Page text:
Last night my roommate and I indulged in a number of vices: cheese, cigarettes, beer. A couple of hours later, sitting on the balcony, I blurted out a tipsy confession:
I really want meat right now.
This statement may not be shocking, but it runs contrary to the more than third of my life I’ve spent as a vegetarian.
I try to dissect the craving — it’s salt, I decide. I just need salt.
We decide to run across the street and split a plate of chips. On our way, we’re accosted by a friendly Ugandan who offers us “special chicken.” We pass him by, get our chips, and head home. We meet him again.
“Hello, madame! Hello! You want special chicken?”
He’s very insistant, and we’re very…err…persuadable. “Might as well put all possible toxins in our body at once,” Roommate says. I shrug. What’s one piece of chicken? And what makes it so special? We rummage in our pockets for cash, and Roommate comes up with a dollar.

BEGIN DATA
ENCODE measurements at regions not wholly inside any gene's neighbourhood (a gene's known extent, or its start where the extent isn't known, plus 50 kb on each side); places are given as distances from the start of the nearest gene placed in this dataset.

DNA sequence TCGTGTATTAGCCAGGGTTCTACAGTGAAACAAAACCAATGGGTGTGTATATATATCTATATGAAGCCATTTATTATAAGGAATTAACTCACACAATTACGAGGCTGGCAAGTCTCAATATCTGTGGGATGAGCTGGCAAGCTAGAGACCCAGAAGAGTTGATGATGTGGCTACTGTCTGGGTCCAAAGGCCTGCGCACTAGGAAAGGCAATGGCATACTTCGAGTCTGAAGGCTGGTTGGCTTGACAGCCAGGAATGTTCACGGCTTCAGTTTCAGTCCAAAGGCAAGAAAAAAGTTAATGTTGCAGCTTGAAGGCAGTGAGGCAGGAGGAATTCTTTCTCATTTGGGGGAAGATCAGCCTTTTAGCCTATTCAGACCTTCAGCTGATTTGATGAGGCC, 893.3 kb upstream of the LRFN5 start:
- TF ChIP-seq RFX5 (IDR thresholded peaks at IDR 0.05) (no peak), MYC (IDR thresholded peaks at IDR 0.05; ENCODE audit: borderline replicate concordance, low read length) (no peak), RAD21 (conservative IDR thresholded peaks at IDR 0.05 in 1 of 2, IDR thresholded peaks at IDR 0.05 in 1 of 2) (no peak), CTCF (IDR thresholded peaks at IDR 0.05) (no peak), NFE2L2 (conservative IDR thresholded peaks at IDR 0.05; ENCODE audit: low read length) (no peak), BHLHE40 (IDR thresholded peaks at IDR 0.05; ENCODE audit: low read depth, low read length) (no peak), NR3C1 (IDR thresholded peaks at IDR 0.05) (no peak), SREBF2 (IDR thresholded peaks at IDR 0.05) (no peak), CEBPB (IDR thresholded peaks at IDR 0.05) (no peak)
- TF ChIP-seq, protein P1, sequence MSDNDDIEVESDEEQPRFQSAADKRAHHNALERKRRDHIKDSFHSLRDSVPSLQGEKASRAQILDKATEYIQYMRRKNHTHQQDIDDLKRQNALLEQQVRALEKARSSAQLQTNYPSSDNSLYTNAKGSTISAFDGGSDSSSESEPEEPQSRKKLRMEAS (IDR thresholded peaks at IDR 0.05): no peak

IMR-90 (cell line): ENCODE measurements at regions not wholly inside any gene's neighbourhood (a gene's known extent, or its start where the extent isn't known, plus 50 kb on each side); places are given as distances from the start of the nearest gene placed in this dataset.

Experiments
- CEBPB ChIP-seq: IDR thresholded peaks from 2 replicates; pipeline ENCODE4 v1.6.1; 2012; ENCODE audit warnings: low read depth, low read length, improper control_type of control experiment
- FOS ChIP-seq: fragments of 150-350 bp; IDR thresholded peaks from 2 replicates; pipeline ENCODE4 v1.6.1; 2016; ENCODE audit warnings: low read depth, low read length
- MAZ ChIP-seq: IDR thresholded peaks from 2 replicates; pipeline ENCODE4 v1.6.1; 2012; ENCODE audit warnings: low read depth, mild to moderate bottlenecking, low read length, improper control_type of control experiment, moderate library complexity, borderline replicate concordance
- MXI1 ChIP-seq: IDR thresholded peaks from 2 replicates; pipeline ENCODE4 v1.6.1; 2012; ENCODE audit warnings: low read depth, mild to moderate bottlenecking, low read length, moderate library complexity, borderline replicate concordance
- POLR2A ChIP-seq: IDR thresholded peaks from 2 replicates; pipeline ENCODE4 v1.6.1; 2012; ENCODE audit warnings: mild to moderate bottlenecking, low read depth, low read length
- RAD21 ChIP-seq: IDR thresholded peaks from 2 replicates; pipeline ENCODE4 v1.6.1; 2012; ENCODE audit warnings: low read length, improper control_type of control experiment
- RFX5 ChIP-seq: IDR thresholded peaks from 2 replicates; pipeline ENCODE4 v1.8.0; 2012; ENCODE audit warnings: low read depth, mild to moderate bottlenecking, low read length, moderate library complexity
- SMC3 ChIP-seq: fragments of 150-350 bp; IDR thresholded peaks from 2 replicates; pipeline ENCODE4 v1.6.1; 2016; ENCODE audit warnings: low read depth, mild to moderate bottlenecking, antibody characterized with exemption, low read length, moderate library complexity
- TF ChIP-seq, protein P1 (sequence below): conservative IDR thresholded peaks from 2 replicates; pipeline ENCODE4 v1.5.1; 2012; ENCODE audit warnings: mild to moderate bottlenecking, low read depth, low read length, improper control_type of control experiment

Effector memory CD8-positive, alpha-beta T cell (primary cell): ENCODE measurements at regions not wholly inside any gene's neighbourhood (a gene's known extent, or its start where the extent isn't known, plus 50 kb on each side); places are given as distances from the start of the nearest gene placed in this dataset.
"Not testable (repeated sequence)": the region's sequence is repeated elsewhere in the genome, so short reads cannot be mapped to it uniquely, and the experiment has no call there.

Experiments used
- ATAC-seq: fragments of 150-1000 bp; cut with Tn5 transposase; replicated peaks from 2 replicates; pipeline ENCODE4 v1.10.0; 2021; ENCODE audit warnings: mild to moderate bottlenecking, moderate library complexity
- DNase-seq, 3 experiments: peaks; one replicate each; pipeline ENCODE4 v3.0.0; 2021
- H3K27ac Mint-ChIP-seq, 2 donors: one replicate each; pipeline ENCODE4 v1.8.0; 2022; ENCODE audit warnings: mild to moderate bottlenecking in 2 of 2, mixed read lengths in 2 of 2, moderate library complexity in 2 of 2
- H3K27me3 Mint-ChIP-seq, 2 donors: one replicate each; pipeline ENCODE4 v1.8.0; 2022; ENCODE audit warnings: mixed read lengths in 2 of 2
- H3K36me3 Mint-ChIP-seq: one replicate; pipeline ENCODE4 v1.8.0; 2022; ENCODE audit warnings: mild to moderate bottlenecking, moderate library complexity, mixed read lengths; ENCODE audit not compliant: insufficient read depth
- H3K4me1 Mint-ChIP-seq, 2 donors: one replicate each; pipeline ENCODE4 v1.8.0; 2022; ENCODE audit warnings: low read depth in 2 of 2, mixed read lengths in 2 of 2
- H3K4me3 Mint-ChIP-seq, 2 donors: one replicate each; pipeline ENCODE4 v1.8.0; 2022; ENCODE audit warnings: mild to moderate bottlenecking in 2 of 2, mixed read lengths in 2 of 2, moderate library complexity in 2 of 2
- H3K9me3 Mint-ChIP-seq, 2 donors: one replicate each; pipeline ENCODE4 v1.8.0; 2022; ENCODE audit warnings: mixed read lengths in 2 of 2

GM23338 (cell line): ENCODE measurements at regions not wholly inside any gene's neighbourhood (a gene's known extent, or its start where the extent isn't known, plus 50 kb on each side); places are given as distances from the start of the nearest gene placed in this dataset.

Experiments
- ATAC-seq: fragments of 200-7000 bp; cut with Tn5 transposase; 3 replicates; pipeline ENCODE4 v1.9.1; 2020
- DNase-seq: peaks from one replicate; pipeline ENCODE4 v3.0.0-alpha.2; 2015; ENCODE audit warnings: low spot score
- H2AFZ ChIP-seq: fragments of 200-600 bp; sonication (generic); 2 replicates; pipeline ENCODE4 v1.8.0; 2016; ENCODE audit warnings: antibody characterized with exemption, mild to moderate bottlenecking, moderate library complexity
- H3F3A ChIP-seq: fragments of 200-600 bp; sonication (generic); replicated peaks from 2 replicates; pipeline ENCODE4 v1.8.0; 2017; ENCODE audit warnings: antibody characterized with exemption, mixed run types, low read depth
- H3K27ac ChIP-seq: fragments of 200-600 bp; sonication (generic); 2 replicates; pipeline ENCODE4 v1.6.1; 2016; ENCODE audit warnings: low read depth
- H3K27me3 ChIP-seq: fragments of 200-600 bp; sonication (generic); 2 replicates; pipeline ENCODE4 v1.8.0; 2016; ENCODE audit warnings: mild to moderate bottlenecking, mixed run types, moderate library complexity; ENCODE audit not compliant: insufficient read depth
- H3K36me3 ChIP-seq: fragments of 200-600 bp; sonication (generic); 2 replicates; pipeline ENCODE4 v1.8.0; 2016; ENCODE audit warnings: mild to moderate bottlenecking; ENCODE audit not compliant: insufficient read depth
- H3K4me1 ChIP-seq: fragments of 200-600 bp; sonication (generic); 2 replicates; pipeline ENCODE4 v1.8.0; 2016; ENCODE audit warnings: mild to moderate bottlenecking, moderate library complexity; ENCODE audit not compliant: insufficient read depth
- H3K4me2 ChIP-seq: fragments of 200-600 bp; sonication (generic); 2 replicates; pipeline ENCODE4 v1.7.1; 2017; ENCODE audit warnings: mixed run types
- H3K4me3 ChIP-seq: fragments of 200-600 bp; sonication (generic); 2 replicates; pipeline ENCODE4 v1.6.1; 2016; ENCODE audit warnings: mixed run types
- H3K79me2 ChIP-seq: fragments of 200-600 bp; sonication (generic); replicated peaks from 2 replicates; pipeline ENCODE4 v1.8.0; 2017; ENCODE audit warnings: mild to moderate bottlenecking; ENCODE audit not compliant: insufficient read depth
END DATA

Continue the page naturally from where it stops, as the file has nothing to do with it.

“Fine. I’ll give you one American dollar for one piece of special chicken.” We look at each other and giggle at the lengths to which a street vendor will go to make a late-night sale.
Rather than go back to his grill to make the chicken, though, this particular street vendor disappears into a little shack in the parking lot. He comes back chickenless, and we wonder if he’s going to demand money that’s actually worth something here.
Instead, he presses a small, white, cylindrical object into Roommate’s hand. “Special chicken,” he repeats in a whisper.
Oh holy mother of God.
Roommate and I stare at the joint — for that is what it is, unmistakably — in horrified amusement.
“Special chicken,” I say again.
“Special chicken,” Roommate agrees.
The vendor — dealer? — nods his head enthusiastically. “Special chicken!” he crows.